45 on the MCAT

A recipe for scoring a 45 on the MCAT - or at least as close as possible
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Let’s admit it: Just as each junior high or high school class has 1-2 geniuses who no matter what mental tasks they are required to perform get top scores and grades in a seemingly effortless manner, so is the case with MCAT, where out of so many bright students who take the test, there are those 99th percentilers who would score an unheard of 42-45, and probably hadn’t dedicated 6-8 months of their lives for that.

Well, we have to complete with what nature has blessed us with, let ourselves land back on the ground of high but reasonable ambitions and see how we can try and compare to these giants in “supernatural” ways. From our point of view any score above 30 is a great achievement, so let’s start with that as a set goal before jumping into the 40s range. If we common people want to get close to these mythical scores, we must consider the following points that make a successful MCAT score:

Dedication – it all starts at Premed

Since introductory level courses comprise a huge part of the test’s content, the MCAT study journey actually starts at premed school. If you organize your materials well, struggle to understand the numerous new scientific concepts you were taught, and keep track and documentation of each course, picking up these concepts again for the MCAT would be much easier for you.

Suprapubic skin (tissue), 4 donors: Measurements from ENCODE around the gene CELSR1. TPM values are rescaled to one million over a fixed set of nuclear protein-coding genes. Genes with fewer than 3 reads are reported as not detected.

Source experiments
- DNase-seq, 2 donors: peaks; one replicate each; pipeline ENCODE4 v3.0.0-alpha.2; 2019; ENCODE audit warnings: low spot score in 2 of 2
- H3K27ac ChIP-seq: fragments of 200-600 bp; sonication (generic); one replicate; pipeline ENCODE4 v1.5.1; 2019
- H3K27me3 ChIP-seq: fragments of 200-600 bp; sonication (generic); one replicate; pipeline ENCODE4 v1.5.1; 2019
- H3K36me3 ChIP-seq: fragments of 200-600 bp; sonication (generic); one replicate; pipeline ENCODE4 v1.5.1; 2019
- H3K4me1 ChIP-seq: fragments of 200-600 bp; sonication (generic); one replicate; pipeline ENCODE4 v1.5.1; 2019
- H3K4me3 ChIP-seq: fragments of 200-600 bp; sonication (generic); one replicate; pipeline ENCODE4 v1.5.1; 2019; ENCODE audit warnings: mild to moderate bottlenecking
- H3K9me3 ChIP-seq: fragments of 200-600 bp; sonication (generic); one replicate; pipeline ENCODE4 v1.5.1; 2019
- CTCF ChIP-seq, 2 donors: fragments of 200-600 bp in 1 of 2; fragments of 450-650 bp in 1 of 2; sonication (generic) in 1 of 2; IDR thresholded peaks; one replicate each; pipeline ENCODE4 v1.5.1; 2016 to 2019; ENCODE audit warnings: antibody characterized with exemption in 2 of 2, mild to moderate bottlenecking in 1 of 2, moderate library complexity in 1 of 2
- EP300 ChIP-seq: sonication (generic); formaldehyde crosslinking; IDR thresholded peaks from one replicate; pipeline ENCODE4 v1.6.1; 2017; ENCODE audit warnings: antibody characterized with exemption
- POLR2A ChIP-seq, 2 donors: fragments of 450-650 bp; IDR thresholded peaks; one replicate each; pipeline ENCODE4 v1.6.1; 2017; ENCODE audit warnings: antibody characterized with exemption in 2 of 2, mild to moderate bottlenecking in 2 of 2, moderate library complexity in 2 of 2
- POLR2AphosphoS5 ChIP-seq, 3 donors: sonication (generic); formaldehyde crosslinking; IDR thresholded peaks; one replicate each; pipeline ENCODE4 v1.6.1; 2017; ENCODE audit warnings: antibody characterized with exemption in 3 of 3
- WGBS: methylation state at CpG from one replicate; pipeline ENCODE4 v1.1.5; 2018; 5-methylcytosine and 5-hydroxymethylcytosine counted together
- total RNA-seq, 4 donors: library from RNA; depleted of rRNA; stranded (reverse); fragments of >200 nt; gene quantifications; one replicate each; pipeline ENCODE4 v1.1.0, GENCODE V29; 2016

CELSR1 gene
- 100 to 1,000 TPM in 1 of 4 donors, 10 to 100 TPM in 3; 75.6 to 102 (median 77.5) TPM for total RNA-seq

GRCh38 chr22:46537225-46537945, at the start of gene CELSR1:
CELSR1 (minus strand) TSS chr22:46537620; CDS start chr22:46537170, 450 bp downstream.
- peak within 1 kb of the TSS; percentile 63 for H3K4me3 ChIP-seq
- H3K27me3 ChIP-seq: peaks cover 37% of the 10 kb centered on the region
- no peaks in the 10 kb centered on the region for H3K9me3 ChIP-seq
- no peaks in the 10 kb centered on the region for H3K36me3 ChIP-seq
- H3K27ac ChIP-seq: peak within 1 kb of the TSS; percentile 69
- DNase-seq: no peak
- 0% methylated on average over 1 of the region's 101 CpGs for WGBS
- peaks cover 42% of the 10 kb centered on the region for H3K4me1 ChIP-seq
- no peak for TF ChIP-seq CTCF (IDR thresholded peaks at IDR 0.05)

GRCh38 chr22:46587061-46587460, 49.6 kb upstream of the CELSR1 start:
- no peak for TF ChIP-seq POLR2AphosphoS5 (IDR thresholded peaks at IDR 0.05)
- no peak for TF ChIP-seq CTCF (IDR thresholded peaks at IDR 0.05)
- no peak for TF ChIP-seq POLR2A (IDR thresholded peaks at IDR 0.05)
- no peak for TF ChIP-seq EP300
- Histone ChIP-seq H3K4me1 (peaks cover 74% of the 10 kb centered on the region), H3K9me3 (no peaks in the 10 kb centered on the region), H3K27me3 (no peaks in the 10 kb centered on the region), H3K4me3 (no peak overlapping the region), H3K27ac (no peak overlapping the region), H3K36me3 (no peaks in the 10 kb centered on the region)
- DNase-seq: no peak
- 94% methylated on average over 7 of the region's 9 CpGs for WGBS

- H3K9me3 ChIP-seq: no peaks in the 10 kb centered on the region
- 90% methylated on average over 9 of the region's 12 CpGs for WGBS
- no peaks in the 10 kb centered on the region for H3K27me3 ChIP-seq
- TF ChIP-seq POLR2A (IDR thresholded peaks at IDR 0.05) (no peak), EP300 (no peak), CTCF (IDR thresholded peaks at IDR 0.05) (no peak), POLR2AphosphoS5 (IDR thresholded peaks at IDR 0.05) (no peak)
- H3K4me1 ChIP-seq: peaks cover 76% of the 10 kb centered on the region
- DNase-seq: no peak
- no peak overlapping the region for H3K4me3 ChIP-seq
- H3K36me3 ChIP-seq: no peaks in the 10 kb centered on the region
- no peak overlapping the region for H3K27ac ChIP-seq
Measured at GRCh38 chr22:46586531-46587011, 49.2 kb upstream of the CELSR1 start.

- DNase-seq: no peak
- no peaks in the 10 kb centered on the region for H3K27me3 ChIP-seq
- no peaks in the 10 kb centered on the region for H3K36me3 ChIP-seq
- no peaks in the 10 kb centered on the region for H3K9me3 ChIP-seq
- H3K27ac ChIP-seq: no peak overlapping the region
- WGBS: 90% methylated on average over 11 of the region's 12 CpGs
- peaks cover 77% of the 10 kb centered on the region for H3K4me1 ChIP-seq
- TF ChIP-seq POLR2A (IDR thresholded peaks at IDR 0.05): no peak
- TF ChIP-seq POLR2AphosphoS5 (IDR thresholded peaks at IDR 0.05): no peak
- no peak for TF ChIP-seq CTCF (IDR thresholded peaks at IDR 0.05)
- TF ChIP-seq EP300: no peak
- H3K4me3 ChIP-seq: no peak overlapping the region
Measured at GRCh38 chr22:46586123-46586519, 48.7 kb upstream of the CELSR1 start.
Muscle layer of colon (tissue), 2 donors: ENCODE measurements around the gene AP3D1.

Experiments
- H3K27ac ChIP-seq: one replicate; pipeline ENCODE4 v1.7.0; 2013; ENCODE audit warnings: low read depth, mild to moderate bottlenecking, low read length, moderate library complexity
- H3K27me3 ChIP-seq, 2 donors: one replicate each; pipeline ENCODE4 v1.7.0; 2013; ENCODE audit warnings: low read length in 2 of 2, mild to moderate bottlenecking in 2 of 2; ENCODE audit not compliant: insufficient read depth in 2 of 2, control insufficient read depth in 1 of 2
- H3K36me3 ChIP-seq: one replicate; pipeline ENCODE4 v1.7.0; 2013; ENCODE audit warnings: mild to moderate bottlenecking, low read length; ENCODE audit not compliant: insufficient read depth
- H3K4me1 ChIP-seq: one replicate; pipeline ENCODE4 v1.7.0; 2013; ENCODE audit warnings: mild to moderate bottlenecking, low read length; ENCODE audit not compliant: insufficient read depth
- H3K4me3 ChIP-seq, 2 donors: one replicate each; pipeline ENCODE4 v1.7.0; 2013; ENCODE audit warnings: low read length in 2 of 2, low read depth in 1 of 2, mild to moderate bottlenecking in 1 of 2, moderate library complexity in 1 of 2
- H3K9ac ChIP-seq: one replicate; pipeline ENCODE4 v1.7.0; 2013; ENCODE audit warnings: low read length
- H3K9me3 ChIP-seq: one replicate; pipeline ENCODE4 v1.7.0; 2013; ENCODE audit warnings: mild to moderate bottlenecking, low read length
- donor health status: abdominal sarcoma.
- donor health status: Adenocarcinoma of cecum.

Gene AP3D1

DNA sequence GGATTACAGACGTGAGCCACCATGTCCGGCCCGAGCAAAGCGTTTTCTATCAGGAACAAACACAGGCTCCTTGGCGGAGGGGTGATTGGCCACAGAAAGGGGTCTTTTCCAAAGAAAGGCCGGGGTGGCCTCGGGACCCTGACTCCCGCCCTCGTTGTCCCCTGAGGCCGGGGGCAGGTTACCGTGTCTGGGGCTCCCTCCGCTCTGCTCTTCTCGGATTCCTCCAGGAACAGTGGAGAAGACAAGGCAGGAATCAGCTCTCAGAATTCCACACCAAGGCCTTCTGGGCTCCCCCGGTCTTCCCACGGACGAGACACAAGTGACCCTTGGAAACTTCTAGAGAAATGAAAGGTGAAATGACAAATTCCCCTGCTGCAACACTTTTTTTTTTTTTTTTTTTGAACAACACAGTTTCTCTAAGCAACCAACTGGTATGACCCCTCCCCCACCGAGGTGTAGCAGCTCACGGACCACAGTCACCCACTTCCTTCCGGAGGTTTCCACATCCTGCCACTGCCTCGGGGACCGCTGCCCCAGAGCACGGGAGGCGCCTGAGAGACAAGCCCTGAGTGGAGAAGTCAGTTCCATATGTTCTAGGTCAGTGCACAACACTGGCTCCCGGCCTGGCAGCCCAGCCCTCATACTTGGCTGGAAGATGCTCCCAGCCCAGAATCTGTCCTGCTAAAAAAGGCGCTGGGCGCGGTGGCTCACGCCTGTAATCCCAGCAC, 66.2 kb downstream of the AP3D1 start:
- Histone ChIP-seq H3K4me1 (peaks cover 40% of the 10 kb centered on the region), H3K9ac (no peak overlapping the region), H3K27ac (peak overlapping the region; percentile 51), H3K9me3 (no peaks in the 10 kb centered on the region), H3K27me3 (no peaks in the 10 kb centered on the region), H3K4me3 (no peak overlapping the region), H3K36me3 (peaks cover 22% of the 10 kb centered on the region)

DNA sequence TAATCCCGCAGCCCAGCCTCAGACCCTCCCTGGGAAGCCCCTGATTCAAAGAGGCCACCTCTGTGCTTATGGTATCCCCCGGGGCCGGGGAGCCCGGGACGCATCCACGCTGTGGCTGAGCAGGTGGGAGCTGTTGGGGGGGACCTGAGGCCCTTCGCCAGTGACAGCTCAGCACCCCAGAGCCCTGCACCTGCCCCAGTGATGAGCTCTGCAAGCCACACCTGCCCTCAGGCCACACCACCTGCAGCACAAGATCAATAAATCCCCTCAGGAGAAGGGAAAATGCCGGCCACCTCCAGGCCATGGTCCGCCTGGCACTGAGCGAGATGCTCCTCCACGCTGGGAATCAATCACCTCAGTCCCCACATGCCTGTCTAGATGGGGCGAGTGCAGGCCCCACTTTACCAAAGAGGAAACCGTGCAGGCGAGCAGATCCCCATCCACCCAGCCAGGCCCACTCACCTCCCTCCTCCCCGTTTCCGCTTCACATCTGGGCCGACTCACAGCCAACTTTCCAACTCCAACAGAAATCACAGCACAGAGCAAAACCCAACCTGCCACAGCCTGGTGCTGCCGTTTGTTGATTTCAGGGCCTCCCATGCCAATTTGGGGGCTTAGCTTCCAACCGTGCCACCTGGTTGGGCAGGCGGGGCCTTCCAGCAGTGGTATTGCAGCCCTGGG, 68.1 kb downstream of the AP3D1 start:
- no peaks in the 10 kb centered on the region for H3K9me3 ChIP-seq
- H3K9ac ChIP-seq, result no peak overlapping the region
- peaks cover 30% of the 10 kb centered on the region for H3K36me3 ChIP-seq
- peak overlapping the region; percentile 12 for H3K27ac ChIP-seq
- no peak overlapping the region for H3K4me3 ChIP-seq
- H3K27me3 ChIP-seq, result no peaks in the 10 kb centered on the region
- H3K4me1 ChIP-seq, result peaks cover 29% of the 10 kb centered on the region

Memory – get your brain to top performance

The science section, with Organic chemistry and Biological sciences in particular, involves a lot (!!!) of memorization. From hydrocarbon nomenclature to muscle types and cardiac cycles, you don’t want technical details to interrupt your test course. You have to use any technique in the book to make sure that this enormous amount of knowledge can be drawn out quickly when needed. Flash cards, trivia, and even competitions with your friends can help you maintain this knowledge accessible.

Practice – the official truth-teller

Extensive practice not only covers both points that were discussed above, but it is the most powerful meter for evaluating your current understanding. It’s often tempting to dedicate a few hours of studying to watching a lecture or reading a chapter in the book, thinking that this would do. This is a false and misleading approach which prevents your progress and confrontation with what your mind really finds hard to deal with. Therefore, always make an immediate coupling between theory and practice. Another thing about practice are full length tests. These are extremely important and must be practiced in mass quantities. Apart from serving as practice sessions they build your stamina and concentration abilities, which are of the most important traits required for success.

Knowing when to stop - enough is enough

When entering the rigorous 3-4 last months of your MCAT study plan, your daily schedule can easily extend up to 8-12 study hours. You must acknowledge the fact that without the necessary breaks, these hours can turn into a waste of time. Ignoring the duration of a full test for a moment, 60 -90 minutes are great non-break sessions which should be followed by a 15-20 minute break. Our experience clearly shows that studying with only 30% mental efficiency has serious implications on your study day.

Keep reading more MCAT study tips.

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